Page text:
Previously I’ve explored the reasons as to why I laugh at certain forms of entertainment. Recent events have thrown a curve ball into my thoughts.
As one of the many Loper Programming and Activities Council planned events, a free movie was held at Kearney Cinema 8 for students. Choices were either Hop or The Lincoln Lawyer. I chose Hop because the premise intrigued me and I generally enjoy kid’s movies. Though to be honest, the main draw for me was the voicing of Russell Brand as EB, the Easter Bunny. Going in I expected low attendance for this film. After all, these are college students, but much to my surprise, the theater was packed, and when I say packed I mean every last seat was filled. So, surrounded by young adults I began my childish Easter journey.
The film itself was enjoyable if not all that surprising or imaginative, but that’s not what interested me. I was astounded by the reaction of the late-teen to twenty-something audience.
A couple of weeks ago I went to see Gnomeo and Juliet while in Ogallala, Nebraska. It is a very small theater and altogether there were maybe 15 people in it. There were a few kids and I noticed that just listening to them laugh at parts that were only funny to a kid, made me chuckle. I’ve learned going to see movies like the most recent installment of Shrek or Toy Story right when they come out is not a good idea unless you like to be surrounded by hundreds of kids laughing hysterically at all of the fart or booger jokes. Kids are supposed to laugh at these things. That’s why they’re there. I was leery of going to see Hop during a regular showing for that very reason. Fortunately the LPAC event came along and I thought it would be the perfect opportunity.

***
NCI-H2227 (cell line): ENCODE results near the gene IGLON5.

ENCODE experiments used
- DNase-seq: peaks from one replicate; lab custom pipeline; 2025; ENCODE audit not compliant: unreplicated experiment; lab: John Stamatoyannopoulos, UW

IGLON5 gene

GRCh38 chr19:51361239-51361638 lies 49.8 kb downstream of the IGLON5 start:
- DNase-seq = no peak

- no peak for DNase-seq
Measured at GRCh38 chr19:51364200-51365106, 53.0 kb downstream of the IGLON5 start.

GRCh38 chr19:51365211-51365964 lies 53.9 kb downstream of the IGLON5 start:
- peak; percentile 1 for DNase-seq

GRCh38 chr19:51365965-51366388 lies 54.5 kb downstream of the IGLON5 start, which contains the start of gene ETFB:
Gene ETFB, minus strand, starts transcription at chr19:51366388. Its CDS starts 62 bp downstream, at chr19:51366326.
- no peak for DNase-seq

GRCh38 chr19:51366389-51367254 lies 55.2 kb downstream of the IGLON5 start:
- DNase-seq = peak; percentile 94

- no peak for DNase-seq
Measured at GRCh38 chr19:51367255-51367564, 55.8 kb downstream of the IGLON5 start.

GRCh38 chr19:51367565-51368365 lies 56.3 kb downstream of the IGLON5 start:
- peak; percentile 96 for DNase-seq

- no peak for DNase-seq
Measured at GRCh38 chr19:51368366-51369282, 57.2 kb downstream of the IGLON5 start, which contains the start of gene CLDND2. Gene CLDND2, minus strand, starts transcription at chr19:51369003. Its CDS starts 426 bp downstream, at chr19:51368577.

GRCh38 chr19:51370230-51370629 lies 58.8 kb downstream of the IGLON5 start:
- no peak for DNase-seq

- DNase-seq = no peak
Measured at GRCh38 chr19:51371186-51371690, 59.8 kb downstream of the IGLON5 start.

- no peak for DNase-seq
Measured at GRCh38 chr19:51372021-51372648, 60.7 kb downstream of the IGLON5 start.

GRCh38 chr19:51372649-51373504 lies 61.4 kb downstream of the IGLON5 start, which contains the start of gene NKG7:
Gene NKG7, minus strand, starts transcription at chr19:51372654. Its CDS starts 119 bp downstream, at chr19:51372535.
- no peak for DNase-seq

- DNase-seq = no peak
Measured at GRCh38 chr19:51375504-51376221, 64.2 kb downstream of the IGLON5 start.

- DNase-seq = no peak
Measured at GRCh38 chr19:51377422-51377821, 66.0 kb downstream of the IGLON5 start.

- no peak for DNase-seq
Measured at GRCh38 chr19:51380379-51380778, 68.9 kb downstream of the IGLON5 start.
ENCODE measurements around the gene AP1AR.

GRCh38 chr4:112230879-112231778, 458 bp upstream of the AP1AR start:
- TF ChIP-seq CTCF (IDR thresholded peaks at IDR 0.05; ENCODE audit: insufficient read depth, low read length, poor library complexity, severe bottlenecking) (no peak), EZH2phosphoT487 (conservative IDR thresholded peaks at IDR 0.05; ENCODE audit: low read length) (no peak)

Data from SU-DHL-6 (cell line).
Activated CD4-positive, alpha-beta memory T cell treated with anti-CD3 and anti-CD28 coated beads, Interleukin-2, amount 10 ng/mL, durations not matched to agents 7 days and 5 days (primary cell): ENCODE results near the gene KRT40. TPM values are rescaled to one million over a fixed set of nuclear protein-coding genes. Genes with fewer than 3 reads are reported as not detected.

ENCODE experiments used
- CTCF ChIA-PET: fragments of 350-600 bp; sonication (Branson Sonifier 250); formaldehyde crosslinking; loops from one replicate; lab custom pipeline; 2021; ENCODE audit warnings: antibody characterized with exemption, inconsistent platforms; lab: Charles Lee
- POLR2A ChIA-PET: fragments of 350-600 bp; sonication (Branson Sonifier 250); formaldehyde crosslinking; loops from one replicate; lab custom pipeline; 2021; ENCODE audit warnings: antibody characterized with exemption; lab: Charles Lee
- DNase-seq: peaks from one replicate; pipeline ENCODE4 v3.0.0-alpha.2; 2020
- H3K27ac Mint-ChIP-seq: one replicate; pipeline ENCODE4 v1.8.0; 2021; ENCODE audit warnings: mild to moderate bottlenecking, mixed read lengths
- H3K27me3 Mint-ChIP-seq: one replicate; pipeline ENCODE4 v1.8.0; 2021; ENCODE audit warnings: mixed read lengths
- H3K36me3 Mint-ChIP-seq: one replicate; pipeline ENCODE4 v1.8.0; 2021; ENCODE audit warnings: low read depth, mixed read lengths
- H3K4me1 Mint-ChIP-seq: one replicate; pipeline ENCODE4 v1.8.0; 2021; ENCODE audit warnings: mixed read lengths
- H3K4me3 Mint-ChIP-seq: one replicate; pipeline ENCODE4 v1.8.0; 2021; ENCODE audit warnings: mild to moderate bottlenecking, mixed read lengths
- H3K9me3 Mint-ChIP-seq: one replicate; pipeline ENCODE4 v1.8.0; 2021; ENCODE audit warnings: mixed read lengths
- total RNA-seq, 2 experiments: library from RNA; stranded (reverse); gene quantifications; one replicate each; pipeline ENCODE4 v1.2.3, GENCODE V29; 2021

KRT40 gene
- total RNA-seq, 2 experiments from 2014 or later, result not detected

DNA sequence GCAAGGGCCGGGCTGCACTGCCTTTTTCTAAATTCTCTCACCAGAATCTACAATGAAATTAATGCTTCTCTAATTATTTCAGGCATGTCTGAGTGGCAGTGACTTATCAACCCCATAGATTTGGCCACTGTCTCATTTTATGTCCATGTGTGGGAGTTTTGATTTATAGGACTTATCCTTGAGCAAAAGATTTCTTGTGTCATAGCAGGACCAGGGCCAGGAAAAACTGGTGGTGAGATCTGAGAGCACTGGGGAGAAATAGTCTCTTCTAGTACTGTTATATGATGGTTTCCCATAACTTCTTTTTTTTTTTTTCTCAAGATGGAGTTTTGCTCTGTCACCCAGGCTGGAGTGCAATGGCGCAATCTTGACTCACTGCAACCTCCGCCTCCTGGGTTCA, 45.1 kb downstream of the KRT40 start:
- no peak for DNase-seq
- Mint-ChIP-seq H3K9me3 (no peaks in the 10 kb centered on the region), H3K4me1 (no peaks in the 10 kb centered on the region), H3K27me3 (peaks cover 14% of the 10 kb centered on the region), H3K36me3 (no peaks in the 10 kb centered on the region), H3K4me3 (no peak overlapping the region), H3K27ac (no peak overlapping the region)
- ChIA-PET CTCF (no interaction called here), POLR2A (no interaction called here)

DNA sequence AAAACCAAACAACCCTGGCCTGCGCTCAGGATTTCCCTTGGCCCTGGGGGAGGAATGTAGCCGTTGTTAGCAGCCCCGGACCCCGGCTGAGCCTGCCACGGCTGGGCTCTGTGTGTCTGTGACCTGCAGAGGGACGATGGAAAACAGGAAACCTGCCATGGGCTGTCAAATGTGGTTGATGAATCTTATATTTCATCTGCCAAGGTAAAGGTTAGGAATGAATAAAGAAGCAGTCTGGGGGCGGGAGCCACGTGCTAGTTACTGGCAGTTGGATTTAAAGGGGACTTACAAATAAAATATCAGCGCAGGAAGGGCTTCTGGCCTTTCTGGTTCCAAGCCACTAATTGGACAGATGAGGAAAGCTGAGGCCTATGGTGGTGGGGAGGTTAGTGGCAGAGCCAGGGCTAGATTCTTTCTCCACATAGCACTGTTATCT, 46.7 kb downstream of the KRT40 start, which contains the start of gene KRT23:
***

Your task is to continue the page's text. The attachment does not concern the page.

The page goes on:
So the previews start. There are a few giggles here and there but nothing too loud or obnoxious. Hop begins. And so does the laughter. Every joke resulted in a chorus of guffaws from the young adult audience. I was shocked. I never thought I’d be watching a children’s movie with a crowd of only college students, much less have the crowd be more rambunctious than a group of kiddos.
Were these students laughing because everybody else was laughing? Possibly. But that’s not what it seemed like. The laughter sounded genuine and started from many different sections of the theater. These students were having fun watching a movie that is not even aimed at their demographic. A laughing audience made me happier during the movie because the atmosphere was good-natured and just ready to have a good time.